When President William Ruto announced his Cabinet a few days ago, one of the things that stood out was the omission of the position of a Cabinet Secretary responsible for Devolution. Two former chairpersons of the Council of Governors, debating the decision, disagreed on its implications.
One was clear that this demonstrated a lack of commitment to devolution while the other hailed it as a wise move.
The debate arises from the transformative impact of devolution on the lives of Kenyans. It has led to improved equity in development across the country, better service delivery and opportunities for participatory governance at the local level.
Many citizens who in the past felt alienated from their country now can better associate with Kenya and the work that their taxes do. The Constitution creates two levels of government, each with its distinct roles and functions.
It recognises, though, that the national and county governments share some functions and even in areas that they don’t there is a need for consultation and cooperation to enhance efficiency and effectiveness in service delivery.
Against this background, one would be quick to criticise the lack of a Devolution Cabinet Secretary in President Ruto’s government while hailing its creation during President Uhuru Kenyatta’s tenure. However, the reality is that criticism would be way off the mark
The existence of the Ministry of Devolution served the purpose of reducing the status of counties. There is no need for a Cabinet Secretary dedicated to devolution when there are clear and elaborate structures for intergovernmental relations. What is needed is to ensure that these fora are operational and discharging their functions.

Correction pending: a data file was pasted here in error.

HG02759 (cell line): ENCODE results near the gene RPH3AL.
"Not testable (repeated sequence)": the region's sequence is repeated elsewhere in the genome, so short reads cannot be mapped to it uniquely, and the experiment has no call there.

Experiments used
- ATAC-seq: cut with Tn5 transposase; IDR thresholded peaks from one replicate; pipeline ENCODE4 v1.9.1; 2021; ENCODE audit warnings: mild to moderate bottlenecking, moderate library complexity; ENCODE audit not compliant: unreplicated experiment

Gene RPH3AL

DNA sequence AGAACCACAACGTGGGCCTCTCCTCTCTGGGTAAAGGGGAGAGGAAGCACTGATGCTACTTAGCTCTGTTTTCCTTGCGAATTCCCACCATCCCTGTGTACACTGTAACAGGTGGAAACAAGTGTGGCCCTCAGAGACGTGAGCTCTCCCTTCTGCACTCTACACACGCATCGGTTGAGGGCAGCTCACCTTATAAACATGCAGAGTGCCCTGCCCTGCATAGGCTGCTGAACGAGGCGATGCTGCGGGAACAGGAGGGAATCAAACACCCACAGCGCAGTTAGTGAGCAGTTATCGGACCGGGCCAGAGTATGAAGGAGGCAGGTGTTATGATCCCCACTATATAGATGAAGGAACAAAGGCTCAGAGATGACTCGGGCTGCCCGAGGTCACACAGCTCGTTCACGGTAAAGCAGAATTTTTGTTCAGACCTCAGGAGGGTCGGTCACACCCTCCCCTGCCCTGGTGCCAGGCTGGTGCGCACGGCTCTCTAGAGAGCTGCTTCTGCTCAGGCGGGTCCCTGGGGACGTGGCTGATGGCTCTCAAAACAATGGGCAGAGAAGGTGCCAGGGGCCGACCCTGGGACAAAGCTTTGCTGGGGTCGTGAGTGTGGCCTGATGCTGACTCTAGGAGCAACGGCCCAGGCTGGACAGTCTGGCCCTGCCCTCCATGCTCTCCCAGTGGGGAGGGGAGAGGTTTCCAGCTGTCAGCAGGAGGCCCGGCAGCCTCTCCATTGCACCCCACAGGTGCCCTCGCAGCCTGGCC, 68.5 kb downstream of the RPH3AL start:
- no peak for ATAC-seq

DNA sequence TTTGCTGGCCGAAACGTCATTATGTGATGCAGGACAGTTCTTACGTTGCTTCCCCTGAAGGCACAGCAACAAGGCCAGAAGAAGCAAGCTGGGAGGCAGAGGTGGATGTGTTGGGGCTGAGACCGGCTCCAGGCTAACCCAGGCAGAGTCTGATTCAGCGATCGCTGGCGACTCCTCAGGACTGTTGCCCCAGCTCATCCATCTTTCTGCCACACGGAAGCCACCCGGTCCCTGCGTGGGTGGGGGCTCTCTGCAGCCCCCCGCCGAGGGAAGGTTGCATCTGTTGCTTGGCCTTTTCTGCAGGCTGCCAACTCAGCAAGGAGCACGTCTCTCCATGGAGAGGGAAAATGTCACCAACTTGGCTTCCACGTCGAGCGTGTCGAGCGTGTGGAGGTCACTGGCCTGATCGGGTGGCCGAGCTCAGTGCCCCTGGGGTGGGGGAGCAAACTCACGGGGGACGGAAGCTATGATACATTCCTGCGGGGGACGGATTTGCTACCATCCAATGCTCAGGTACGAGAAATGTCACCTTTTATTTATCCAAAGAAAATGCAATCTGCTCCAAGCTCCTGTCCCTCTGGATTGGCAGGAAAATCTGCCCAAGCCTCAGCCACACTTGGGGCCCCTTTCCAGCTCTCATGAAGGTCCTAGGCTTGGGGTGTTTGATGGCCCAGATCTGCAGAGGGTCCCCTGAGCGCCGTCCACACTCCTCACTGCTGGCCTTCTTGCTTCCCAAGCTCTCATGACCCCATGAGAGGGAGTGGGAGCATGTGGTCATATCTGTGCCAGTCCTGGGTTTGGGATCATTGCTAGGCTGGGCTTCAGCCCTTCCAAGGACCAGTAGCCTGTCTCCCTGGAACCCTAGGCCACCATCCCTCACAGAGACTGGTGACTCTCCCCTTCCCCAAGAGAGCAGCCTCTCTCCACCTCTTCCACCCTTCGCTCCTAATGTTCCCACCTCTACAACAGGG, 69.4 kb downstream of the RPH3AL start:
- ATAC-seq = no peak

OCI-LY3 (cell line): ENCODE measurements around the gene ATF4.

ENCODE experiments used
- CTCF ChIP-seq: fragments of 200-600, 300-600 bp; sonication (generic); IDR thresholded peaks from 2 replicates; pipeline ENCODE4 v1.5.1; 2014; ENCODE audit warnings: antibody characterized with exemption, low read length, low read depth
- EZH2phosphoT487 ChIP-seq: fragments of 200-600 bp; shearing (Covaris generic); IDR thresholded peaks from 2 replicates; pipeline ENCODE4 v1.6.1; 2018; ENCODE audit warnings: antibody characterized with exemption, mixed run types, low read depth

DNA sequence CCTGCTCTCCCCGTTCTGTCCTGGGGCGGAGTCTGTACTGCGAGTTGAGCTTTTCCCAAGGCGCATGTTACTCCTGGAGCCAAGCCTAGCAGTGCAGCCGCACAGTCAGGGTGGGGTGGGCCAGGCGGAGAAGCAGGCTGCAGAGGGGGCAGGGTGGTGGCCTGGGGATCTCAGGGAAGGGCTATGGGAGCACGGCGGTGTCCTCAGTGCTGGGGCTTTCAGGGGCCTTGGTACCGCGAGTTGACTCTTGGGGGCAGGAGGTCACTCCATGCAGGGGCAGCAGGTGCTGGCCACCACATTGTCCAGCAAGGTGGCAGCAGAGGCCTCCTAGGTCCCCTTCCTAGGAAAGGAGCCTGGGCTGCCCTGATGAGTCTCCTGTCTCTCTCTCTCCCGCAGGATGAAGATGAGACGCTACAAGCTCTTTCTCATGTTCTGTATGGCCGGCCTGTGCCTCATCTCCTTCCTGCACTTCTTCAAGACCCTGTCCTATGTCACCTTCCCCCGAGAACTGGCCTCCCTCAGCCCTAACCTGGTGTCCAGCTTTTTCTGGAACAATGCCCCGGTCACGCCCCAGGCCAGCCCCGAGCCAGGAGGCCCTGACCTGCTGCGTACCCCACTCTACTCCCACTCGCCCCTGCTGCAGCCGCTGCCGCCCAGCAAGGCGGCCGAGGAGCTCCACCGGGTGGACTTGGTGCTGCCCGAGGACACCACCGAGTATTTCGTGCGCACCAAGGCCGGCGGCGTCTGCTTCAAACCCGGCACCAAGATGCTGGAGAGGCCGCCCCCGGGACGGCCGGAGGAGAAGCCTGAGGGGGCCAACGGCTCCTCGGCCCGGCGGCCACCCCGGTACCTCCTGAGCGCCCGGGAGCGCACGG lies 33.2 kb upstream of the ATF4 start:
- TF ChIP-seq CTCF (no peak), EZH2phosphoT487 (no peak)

The Summit, as the top decision-making organ consisting of the President and the 47 county governors, needs to meet more regularly. In addition, all the other structures under the Intergovernmental Relations Act must be more energised.
They are the primary avenues for making devolution coordination effective. To the extent that the ministry seemed to be replacing the efficacy of the legislated and formal mechanisms, it was not any help to the process.
By removing it from the high-level structures of government, the President cannot be displaying disregard for devolution. This action though must be accompanied by increased intergovernmental relations. He must make the Summit a living body.
The Intergovernmental Budget and Economic Committee chaired by the Deputy President too will need to continue playing its part. In addition, each of the line ministries with responsibilities over functions that are devolved or shared with counties must make the technical committees real and meaningful.
There needs to be continued and robust sector-based engagements between national and county governments to iron out issues and enhance collaboration
This way as opposed to having less focus on devolution, there will be more clarity, more attempts at consensus building and greater respect between the two levels of Government. The role of coordinating national government engagement with devolved levels should be vested in the Deputy Presidency and the legislative issues with Chief Cabinet Secretary Musalia.
That way the two levels of Government will then be engaging on a basis of mutual respect without one feeling like perfect of the other.
The next steps must also include urgent finalization of the unbundling of functions, transfer of more functions to County Governments in areas such as agriculture and water and reorganizing the structures of some national parastatals to align to the dictates of devolution.
This is the route to improving devolution, reducing overlaps and wastage of resources and ensuring that there are fewer turf wars between national and county governments. It will also make it easier to provide more funding to County Governments.